Monday, August 7, 1995
There are bull markets and bull markets. The current rally, which began in December, has a feeling of sobriety - so far - that the great blowout of 1991-92 lacked. Yet it has finally become sufficiently noticeable that everyone who hesitated to say "uptick" - for fear that it would evaporate - finally is willing to acknowledge that the sector is showing signs of life.
Which is not to say that all is wonderful. As the BioCentury 100 index shows, the sector is still far below its October 1993 high of 1104, and still further below its December 1992 high of 1253. And those numbers are below the highs of the winter of 1991-92. Nevertheless, Friday's close of 951.71 is significantly higher than the industry's nadir of 653.75 in December 1994, and BioCentury's volume charts have shown higher volume on advancing than on declining stocks for 11 of the last 12 weeks.
As could be expected, the top tier stocks have led the recovery. According to the Carson Life Sciences Indexes, the top group hit its low in April 1994 and has been rising steadily ever since. The rest of the group hit bottom last December, remaining there until it started rising again in May.
But the Carson indexes also show that it's the small cap stocks that have had the best performance so far this year - up 42 percent compared to a 23 percent increase in the large cap stocks, mainly due to the severely depressed prices the lower cap companies reached in 1994 following clinical failures, the failure of investment bank D. Blech & Co., short selling and heavy tax loss selling in the fourth quarter.
Data collected by The Carson Group indicates that as of March 31, 1390 institutions had Tier One holdings worth $10.2 billion, and 407 institutions had Tier Two/Three holdings worth $3.6 billion.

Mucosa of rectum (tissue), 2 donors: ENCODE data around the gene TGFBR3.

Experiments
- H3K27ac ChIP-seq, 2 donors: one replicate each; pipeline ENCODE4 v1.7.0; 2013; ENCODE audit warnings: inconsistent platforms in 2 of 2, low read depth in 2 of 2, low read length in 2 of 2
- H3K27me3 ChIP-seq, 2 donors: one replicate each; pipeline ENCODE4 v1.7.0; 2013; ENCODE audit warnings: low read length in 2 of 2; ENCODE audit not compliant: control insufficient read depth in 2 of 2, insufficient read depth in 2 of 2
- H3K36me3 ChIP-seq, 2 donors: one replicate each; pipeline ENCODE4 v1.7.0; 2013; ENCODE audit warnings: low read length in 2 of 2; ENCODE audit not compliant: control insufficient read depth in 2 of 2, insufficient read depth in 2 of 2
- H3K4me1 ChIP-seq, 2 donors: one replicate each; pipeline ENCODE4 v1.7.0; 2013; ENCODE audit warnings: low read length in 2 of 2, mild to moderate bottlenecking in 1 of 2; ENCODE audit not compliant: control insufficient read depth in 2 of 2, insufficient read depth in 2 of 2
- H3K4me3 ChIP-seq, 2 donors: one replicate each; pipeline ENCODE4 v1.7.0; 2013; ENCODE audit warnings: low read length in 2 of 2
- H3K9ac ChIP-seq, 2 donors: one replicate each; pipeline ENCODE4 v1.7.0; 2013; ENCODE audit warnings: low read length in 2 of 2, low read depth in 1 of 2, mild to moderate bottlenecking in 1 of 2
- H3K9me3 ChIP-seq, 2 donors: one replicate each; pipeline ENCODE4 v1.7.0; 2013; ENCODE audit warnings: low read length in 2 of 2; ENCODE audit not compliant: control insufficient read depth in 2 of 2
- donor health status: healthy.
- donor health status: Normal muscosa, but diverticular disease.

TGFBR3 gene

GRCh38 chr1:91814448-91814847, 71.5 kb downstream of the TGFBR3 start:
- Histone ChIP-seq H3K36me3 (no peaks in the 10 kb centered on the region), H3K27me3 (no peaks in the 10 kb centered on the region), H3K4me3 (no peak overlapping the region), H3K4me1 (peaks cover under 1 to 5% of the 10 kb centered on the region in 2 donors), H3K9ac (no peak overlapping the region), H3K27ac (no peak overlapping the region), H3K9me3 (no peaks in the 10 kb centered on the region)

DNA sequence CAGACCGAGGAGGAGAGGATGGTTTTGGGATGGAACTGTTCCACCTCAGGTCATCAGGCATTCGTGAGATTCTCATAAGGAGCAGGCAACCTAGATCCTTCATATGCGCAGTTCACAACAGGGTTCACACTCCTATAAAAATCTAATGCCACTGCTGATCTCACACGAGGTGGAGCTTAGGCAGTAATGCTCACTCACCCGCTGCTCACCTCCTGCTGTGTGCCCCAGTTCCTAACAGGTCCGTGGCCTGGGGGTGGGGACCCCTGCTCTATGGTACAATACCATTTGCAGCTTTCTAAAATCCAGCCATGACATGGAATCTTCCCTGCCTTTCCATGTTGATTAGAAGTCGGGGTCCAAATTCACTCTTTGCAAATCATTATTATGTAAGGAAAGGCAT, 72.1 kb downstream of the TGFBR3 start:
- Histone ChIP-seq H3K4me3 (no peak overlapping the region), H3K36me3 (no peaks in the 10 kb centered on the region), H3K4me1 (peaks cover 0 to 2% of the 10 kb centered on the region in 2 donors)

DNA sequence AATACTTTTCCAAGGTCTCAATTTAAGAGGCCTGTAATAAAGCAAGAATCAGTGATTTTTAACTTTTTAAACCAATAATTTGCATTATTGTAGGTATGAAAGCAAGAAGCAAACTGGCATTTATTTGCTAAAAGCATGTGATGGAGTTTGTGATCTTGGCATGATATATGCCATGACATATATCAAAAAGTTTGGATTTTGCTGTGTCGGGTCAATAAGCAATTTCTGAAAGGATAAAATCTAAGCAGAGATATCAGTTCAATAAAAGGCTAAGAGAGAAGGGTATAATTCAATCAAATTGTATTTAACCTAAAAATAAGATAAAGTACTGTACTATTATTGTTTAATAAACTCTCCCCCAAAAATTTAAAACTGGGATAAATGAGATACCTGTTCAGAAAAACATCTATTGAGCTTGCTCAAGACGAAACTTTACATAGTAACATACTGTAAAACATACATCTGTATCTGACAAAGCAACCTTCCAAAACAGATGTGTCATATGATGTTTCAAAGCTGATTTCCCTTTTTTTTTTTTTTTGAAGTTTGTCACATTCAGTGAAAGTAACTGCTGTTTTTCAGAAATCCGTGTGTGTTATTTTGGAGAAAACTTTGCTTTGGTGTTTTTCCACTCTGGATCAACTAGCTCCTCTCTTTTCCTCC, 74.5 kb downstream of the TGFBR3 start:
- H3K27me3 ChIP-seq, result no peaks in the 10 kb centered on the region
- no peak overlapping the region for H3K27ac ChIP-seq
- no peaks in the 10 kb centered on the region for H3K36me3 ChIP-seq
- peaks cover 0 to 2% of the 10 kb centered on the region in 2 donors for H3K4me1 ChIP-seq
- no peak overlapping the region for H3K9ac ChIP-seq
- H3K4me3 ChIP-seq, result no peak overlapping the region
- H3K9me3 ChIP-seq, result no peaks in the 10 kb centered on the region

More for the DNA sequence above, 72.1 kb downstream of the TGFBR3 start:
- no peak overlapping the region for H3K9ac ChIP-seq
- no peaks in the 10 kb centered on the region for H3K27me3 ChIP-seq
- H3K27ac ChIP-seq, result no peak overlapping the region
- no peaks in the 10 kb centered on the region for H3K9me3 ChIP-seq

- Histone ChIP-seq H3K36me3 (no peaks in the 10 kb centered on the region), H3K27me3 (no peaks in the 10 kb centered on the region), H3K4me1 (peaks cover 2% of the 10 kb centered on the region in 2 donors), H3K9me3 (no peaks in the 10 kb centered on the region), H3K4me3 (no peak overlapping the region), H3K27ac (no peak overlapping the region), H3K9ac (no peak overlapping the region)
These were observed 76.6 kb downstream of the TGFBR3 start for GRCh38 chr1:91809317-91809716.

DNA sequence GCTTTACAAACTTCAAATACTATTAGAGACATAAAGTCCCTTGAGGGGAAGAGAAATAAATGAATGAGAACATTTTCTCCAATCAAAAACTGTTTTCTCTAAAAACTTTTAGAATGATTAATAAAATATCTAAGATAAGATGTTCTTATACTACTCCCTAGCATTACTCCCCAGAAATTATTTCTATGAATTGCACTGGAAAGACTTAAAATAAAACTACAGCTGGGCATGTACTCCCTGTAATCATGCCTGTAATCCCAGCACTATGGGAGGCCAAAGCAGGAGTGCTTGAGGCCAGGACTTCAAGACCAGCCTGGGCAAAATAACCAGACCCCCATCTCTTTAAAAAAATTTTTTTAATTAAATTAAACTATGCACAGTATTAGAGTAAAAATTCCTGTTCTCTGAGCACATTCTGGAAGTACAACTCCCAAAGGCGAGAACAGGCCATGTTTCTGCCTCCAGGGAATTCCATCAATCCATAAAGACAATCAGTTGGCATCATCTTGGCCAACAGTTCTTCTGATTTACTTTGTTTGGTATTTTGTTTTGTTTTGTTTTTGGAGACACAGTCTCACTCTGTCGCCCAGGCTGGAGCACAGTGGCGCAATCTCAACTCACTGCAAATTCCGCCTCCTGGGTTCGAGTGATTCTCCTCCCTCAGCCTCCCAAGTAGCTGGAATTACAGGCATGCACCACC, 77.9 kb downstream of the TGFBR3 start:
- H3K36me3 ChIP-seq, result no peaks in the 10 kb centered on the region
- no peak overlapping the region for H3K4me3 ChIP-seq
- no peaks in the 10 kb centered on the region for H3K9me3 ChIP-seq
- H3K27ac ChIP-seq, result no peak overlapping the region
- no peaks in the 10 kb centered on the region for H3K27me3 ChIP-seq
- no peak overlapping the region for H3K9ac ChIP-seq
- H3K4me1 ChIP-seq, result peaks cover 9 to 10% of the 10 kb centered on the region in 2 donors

Still, eight months of overall upswing is nothing to sneeze at, and industry observers can point to a number of factors that have come together to make the sector more attractive to investors. These include everything from the overall state of the stock market, to an influx of money from high tech stocks, to some good clinical results this year.
Looking at the market from a technical viewpoint, Merrill Lynch technical analyst George Constantine said it appears that the rally has broadened out recently.
But he cautioned that he doesn't think this particular upswing will last too long. "I think selected second and third tier stocks are likely to continue to do better," he said. "But I don't think you'll see a broad, sustained move in general for the second and third tier stocks, though selected ones may even outperform leaders like Amgen."
Constantine suspects that some of the stocks that have been the strongest performers this year are getting close to an intermediate-term peak. "My guess is some will flatten out and probably by the early part of the fourth quarter some of them will begin to correct," he said.